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Fighting Inflation On The Home Front

detail of person's hands with laptop, calculator, pen and notepad.

Budgeting is always an exercise in adjusting to changing circumstances. But for Americans under 40, the circumstances have never included significant inflation — until now.

While inflation has cooled somewhat since 2022, it remains higher than it has been in decades. Last year brought the biggest year over year increase in inflation since 1981. Consumer prices rose 9.1% in June 2022 compared to the year prior. In January, prices were up 6.4% compared to the previous year, so inflation has calmed compared to mid-2022. Still, it remains well above the Federal Reserve’s target of 2%.

Consumers have also seen the prices of particular goods and services spike in the past few years. Egg prices rose 70% over the past 12 months in response to an outbreak of avian flu that affected more than 57 million birds, in combination with the effects of increased fuel costs and chicken feed prices. Americans had trouble tracking down cream cheese for the 2021 holiday season after a cyber attack on Schreiber Foods shut down operations for days, amplifying the existing effects of labor shortages and supply chain pressures. In an inflationary environment, these sorts of unforeseen pressures can drive up the prices of specific items in ways that create even more pressure on consumers’ budgets.

Before you get to work on adjusting your financial life to weather the current round of inflation, it is worth taking time to understand how inflation works.

Understanding Inflation

Informally, most people understand that “inflation” means the prices of goods and services are rising. For economists, the measure is usually more specific: a price comparison of a particular basket of goods, services or both over a particular time period (often one year). You may often encounter the consumer price index, sometimes shortened to CPI, in news reports. This measure reflects the change in cost of a collection of commonly purchased items relative to a base year. The items that CPI reflects usually remain consistent from year to year to allow for effective longer-term comparisons, though occasionally they change to reflect widespread shifts in consumer behavior.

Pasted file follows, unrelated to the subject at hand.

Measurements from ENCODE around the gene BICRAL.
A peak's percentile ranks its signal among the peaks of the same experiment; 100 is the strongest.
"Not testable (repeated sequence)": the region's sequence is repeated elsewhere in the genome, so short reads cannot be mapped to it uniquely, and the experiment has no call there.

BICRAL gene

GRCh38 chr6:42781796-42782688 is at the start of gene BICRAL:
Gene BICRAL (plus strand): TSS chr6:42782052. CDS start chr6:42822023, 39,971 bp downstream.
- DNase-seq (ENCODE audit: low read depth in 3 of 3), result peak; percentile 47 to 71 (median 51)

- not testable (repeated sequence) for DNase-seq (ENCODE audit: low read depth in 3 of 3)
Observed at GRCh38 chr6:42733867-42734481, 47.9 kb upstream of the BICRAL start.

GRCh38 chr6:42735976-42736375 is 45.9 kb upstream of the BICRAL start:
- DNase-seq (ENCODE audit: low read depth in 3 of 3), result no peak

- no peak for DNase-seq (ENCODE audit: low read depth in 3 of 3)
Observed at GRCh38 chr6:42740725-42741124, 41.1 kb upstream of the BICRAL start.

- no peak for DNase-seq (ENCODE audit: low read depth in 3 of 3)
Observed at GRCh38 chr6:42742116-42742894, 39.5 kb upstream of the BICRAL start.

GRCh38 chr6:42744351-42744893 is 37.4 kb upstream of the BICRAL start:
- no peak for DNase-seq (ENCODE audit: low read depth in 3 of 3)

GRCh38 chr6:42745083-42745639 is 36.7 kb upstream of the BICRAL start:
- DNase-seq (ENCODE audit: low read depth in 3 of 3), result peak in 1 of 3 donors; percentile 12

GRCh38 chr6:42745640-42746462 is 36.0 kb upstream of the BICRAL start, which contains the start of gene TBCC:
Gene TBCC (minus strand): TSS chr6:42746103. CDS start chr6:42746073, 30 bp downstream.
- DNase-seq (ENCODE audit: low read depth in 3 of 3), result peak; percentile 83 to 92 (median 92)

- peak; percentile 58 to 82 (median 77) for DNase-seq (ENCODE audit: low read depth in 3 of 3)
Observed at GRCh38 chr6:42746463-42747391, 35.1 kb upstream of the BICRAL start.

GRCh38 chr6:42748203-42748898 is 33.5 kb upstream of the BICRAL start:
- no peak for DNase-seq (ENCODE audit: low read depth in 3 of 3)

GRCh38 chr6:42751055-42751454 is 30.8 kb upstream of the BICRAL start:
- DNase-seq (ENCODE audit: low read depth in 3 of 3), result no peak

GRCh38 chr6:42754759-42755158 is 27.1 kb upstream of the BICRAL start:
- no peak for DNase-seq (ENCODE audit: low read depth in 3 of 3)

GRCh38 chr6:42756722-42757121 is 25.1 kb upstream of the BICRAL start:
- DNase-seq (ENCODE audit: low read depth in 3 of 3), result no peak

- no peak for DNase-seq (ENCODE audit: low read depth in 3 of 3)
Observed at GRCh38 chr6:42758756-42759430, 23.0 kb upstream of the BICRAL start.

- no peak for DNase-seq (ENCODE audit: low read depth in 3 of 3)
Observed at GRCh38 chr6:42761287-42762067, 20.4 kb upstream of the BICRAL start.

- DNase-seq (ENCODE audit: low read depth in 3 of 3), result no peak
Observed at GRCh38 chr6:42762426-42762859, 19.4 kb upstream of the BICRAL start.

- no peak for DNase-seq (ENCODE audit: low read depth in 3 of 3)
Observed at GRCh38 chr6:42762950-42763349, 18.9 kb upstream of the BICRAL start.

However it is measured, inflation means a decrease in consumer buying power. Even if your income doesn’t change in dollars, each dollar you earn can buy less as inflation rises. It is also worth remembering that, while measures such as CPI can give you a sense of the overall state of the economy, prices of different goods and services change at different rates. For example, the prices of traded commodities reflect daily market adjustments, while costs governed by contracts (such as housing) may take longer to reflect inflationary pressures.

The basic principle behind inflation is that demand outpaces supply. But in the real world, when and how this happens can be complex. On the supply side, rises in production costs, including changes in the availability of fuel or raw materials, can be passed on to consumers directly. Or they can simply mean that producers can make fewer products. In recent years, supply shortages have been caused by the COVID-19 pandemic’s effect on global trade; the war in Ukraine, which has had an especially pronounced effect on energy and food prices; labor shortages during COVID lockdowns and as a result of the so-called “great resignation”; and fallout from a variety of natural disasters and severe weather events.